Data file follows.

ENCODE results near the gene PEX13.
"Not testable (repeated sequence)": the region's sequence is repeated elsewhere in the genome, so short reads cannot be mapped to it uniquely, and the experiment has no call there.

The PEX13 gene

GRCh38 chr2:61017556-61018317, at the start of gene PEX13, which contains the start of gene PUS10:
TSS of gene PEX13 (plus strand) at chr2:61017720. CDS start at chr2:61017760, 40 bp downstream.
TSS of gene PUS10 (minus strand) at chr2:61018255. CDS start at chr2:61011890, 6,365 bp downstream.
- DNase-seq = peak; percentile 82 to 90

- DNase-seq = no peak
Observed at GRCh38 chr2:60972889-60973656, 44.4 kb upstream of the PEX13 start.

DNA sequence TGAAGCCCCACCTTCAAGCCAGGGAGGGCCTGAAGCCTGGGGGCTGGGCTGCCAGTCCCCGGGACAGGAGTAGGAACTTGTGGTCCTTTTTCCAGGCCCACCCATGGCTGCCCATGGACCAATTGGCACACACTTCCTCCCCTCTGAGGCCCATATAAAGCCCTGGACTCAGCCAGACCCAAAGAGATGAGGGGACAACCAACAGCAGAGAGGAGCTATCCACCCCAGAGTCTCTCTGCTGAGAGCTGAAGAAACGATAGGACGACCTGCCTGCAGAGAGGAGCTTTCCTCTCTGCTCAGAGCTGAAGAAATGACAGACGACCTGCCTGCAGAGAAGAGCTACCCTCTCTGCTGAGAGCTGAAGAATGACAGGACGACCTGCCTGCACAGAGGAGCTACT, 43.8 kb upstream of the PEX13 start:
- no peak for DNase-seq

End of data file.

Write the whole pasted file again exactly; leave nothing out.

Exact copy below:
ENCODE results near the gene PEX13.
"Not testable (repeated sequence)": the region's sequence is repeated elsewhere in the genome, so short reads cannot be mapped to it uniquely, and the experiment has no call there.

The PEX13 gene

GRCh38 chr2:61017556-61018317, at the start of gene PEX13, which contains the start of gene PUS10:
TSS of gene PEX13 (plus strand) at chr2:61017720. CDS start at chr2:61017760, 40 bp downstream.
TSS of gene PUS10 (minus strand) at chr2:61018255. CDS start at chr2:61011890, 6,365 bp downstream.
- DNase-seq = peak; percentile 82 to 90

- DNase-seq = no peak
Observed at GRCh38 chr2:60972889-60973656, 44.4 kb upstream of the PEX13 start.

DNA sequence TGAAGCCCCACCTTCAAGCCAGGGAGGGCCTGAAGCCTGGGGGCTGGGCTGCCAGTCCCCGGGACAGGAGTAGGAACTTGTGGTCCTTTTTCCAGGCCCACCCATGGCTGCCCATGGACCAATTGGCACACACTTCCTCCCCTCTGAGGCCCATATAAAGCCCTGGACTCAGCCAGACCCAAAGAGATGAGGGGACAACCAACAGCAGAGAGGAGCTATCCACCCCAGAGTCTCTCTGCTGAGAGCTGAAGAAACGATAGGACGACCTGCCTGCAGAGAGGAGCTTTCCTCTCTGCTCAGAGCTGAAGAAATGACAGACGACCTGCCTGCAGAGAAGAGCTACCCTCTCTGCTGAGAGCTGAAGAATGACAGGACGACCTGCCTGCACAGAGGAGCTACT, 43.8 kb upstream of the PEX13 start:
- no peak for DNase-seq